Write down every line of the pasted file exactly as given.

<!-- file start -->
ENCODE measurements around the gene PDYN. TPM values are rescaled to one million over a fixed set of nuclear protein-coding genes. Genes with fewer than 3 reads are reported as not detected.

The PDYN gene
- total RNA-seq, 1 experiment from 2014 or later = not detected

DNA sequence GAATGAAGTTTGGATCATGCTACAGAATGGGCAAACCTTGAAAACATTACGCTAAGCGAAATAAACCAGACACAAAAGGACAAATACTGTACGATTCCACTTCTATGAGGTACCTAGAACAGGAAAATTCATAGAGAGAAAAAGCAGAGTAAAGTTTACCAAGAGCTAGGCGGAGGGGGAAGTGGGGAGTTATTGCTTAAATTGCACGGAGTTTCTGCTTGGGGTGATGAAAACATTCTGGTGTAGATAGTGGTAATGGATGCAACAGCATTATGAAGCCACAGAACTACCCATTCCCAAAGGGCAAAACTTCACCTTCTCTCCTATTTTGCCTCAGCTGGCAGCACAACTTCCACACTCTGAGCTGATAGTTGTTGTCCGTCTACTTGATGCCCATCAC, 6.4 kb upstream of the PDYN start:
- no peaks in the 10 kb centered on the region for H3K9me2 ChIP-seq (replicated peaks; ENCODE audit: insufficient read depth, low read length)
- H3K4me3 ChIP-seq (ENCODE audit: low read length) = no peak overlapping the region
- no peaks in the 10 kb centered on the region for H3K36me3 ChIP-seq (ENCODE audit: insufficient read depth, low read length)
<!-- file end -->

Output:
ENCODE measurements around the gene PDYN. TPM values are rescaled to one million over a fixed set of nuclear protein-coding genes. Genes with fewer than 3 reads are reported as not detected.

The PDYN gene
- total RNA-seq, 1 experiment from 2014 or later = not detected

DNA sequence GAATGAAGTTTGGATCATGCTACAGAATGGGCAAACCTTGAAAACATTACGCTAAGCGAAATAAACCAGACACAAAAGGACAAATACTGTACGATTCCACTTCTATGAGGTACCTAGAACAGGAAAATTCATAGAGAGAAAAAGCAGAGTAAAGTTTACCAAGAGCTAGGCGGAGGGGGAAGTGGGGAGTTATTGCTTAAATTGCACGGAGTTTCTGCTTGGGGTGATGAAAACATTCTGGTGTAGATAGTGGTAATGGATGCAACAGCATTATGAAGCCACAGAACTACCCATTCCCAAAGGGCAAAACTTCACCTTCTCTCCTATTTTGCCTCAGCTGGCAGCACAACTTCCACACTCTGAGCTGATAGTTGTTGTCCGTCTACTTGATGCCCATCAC, 6.4 kb upstream of the PDYN start:
- no peaks in the 10 kb centered on the region for H3K9me2 ChIP-seq (replicated peaks; ENCODE audit: insufficient read depth, low read length)
- H3K4me3 ChIP-seq (ENCODE audit: low read length) = no peak overlapping the region
- no peaks in the 10 kb centered on the region for H3K36me3 ChIP-seq (ENCODE audit: insufficient read depth, low read length)